Ciao from Cortina: Italy taught me

Sophie Dingle/For the Steamboat Today

At 3 p.m. April 30, our plane from Venice touched down in Philadelphia, and suddenly, for the first time in eight months, we were back in the U.S. Obviously the first thing we did was turn on our cell phones. You may remember at the beginning of this season’s stint in Italy, we didn’t have the Internet for two and a half months, rendering me a blogger with no Internet, which is like a writer with no pen. But sometimes in Italy, I learned, you have to be patient.

Returning home is always an exciting adjustment. Everyone is excited to see us and everyone speaks English! There are 50,000 kinds of cereal to choose from and even more television channels. We can finally eat American breakfasts again, and even better, Creekside breakfasts, because we’ve been craving huevos rancheros for eight months.

Coming home can also be overwhelming. Everything is so big here. There are five lanes on the highway instead of two (and everyone is driving so slowly!). The wine is expensive, and the Parmesan cheese tastes off. Now that we have a reliable Internet connection, we get emails all day long.

We have to remember where the key to our storage unit is, sort through eight months of mail, line up our health insurance and adjust to our new lifestyle.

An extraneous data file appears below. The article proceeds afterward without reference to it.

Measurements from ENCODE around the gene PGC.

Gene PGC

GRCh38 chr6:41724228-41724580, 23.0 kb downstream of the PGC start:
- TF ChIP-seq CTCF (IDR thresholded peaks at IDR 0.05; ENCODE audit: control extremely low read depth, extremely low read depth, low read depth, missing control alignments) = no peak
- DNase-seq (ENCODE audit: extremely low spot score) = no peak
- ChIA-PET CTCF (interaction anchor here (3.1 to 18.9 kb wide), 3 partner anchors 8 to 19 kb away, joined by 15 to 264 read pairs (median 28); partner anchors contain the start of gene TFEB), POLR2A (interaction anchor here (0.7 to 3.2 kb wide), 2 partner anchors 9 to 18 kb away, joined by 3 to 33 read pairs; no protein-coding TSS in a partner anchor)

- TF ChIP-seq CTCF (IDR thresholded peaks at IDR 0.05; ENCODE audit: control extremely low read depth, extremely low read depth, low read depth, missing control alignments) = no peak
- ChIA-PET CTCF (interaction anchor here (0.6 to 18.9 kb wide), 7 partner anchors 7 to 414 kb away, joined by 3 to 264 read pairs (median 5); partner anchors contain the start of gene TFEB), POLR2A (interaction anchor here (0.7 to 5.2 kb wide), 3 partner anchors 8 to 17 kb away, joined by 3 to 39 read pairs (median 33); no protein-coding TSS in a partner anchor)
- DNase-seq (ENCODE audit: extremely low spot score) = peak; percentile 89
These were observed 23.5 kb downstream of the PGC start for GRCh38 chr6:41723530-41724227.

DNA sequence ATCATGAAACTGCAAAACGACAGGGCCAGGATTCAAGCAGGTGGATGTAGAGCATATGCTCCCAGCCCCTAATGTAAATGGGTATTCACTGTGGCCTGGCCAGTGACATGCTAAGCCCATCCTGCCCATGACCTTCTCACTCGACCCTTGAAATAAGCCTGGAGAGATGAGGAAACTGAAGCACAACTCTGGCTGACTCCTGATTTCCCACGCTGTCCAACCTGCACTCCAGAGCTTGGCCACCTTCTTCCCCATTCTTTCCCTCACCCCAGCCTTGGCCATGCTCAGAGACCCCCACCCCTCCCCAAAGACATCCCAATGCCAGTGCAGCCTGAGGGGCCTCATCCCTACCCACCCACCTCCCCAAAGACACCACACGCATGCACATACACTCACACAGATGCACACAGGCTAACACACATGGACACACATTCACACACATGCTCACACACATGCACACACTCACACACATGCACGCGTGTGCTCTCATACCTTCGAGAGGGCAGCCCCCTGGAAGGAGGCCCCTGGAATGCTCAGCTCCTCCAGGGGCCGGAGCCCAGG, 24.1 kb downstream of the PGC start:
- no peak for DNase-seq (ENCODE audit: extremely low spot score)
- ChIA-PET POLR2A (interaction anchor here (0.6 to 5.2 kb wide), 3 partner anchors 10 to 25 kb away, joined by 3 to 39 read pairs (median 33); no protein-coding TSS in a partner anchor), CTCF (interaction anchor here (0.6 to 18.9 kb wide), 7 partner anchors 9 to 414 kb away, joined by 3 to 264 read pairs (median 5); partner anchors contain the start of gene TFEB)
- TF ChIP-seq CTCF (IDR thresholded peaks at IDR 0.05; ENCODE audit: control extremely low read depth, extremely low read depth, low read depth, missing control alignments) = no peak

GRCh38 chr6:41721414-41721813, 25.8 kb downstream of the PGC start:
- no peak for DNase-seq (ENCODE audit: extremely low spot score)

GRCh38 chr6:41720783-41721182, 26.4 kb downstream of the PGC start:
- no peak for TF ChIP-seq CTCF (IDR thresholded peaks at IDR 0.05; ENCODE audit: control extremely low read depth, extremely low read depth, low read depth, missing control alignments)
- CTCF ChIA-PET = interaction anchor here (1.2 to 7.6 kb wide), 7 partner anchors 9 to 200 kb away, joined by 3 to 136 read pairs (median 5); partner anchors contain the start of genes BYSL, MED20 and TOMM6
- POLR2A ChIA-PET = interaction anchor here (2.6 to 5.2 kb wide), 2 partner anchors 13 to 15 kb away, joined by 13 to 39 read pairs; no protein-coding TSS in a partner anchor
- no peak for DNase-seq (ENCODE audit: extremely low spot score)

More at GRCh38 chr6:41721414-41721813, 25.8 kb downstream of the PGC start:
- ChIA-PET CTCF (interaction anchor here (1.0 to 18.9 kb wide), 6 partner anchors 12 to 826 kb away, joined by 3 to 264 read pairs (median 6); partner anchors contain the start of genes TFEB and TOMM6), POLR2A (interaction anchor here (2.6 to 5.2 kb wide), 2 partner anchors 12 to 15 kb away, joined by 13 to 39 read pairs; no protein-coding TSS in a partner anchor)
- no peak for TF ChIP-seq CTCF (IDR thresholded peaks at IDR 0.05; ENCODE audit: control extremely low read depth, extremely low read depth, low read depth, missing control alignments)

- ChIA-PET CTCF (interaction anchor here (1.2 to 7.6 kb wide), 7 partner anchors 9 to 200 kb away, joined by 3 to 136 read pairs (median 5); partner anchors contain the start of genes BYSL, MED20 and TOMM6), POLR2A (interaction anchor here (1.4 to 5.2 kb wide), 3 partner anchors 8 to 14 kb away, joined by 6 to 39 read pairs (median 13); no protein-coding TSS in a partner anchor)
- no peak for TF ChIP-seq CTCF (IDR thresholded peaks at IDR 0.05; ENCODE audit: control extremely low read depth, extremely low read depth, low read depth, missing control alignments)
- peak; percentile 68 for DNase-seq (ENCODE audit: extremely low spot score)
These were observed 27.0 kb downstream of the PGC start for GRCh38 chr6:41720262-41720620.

“How do you feel?” my husband asked me after we had been home for three days.

“Busy,” I answered.

In the three days, my to-do list had become six pages long.

Luckily, after living in Italy for the better part of four years, I’ve learned some things about being busy. Americans have an idea that Italians are very laid back; that wine is enjoyed with lunch, and then a nap follows and that the general outlook is that everything will probably get done in its own time.

This is mostly correct.

But it’s not that Italians aren’t busy — they are. They too have children to drop off at hockey, grocery store trips to make, businesses to run and elaborate lunches to cook. Somewhere in between all that though, Italians have figured out how to balance busy lives with aperitivo and Sunday lunches with family.

The most important thing that I learned from Italy was that it’s okay to slow down and take time to enjoy yourself, your family and friends and your life. You don’t always have to be so busy.

This summer in Steamboat, that’s a lesson that we’re going to try to remember. We’ll be taking time out from meetings and hockey camps and deadlines to go for bike rides, to sit by the river and to enjoy the company of family and friends who we don’t get to see very often.

If there is one thing that Italy taught me, it wasn’t how to speak fluent Italian or how to identify a good bottle of wine or how to get fresh pasta not to stick together: It was how to enjoy.

Sophie Dingle is a freelance writer living in Cortina, Italy, where her husband and Steamboat native, Ryan, plays professional ice hockey. While in Italy, she loves to eat, cook, explore and drink red wine. You can follow her adventures online at

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